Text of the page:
It was a good run. Well, maybe "good" isn't the right word for Tyler Perry's run of movies for Lionsgate. The studio decided this month to drop its option to distribute his films, nine years and many "Mad Black" women later.
His steadily eroding box-office appeal would be the reason for that. You've seen the desperation in his recent films, casting a Kardashian here, a Cable Guy there.
Then again, maybe the studio folks had just left a screening of The Single Moms Club, Perry's latest and maybe last picture for them. The movie, which opened last week without screening in advance for critics, is excruciating.
He rounded up a modest cast: Nia Long, Amy Smart, Wendi McLendon-Covey (Bridesmaids), Cocoa Brown and Zulay Henao as the moms, supported by Perry himself and the unconquerable Terry Crews. He found another way of depicting women as put-upon victims of selfish, greedy, cruel and no-count men, and a reason for empowering them: single motherhood.
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But he is out of laughs, and his heartfelt Oprah-approved sermonettes about every woman deserving a "good man" and the like feel exhausted and played. Perry has made better movies, and perhaps worse ones. But never one as dull as this.
The women all have their kids in an exclusive Atlanta prep school. One (Smart) is a sheltered housewife going through a divorce. Another (Long, recently of The Best Man Holiday) is a working reporter and would-be writer whose little boy's daddy is a never-ending disappointment. A third (McClendon-Covey) is a publishing exec whose career is hampered by the child she had as if adding an accessory. The sassy Waffle House waitress (Brown of For Better or Worse) has a brood of kids, a couple in prison. The Latina in this stew (Henao) has a new man in her life but is controlled by her rich jerk of an ex.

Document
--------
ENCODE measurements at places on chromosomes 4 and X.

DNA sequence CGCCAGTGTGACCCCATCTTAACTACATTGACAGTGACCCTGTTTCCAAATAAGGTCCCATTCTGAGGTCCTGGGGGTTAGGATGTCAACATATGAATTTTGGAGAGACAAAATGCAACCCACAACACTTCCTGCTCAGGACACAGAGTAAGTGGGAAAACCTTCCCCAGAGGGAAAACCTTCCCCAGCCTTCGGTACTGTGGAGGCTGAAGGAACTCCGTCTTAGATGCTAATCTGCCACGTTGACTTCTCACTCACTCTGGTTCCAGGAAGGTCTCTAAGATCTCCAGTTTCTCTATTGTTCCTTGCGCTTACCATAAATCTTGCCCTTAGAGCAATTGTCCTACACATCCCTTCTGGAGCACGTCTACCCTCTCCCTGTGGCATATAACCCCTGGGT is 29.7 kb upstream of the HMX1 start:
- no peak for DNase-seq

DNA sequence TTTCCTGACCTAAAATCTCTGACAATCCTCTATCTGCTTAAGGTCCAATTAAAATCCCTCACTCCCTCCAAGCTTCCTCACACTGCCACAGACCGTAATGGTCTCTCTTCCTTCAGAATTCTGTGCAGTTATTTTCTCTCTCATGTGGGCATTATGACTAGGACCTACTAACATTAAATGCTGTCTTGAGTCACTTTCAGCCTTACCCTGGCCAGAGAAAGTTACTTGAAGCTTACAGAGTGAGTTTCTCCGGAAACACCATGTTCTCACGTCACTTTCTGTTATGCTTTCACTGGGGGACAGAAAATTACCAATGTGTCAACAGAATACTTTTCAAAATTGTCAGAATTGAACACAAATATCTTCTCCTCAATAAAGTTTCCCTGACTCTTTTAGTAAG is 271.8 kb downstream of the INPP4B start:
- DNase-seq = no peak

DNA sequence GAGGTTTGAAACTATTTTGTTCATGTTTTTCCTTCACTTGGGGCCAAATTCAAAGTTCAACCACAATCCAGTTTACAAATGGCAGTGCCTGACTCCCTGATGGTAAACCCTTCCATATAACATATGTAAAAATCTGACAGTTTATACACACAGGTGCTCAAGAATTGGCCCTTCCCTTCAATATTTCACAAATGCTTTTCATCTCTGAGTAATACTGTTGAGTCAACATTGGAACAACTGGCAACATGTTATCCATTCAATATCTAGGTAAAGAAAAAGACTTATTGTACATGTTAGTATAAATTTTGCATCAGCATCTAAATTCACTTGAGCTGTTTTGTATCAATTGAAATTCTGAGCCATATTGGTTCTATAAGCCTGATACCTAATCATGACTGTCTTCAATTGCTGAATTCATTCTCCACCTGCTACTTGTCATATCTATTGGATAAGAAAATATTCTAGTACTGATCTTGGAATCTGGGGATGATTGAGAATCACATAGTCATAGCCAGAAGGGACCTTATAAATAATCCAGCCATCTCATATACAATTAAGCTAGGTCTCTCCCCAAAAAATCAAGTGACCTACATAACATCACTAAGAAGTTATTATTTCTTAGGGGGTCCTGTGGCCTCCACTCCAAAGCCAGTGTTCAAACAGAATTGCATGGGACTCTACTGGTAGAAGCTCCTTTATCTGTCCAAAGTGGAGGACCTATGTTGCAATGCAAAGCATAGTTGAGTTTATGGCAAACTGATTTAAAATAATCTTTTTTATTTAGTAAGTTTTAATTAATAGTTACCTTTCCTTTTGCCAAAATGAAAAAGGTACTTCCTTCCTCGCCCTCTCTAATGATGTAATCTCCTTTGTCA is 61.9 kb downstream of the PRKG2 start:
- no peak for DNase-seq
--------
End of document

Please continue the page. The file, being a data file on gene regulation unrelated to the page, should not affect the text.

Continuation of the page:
Their kids are going off the rails, so the school hurls them together to plan a dance. They meet, clash cultures, drink wine and get all girl-bonding friendly.
The shared parenting wisdom is deep: "You can't think about it. Just do it. ... You take it one snotty nose and one dirty diaper at a time." And "I raised boys, honey. If you don't break'em early ..."
Perry's wish-fulfillment fantasies are aimed squarely at women, with a little something-something for gay men (shirtless hunks). Here, aside from Crews as a blast of tooth-flashing fun as a suitor to the waitress, the menfolk have even less to do than usual. The women are dressed up and coiffed and made up to the hilt, with the exception of Smart, whose makeup looks as if a child plastered it on. None of the ladies ever look as primped as Perry himself: teeth bleached, nary a whisker out of place on his perfectly trimmed beard.
There's little tragedy, no drama, no emotions at all to this movie.
Without Madea and without any trace of a joke, Lionsgate finally caught up to what audiences have noticed for a while and critics have complained about for years. You can't be a Mad Black Woman when you've grown too rich and happy to wear the dress.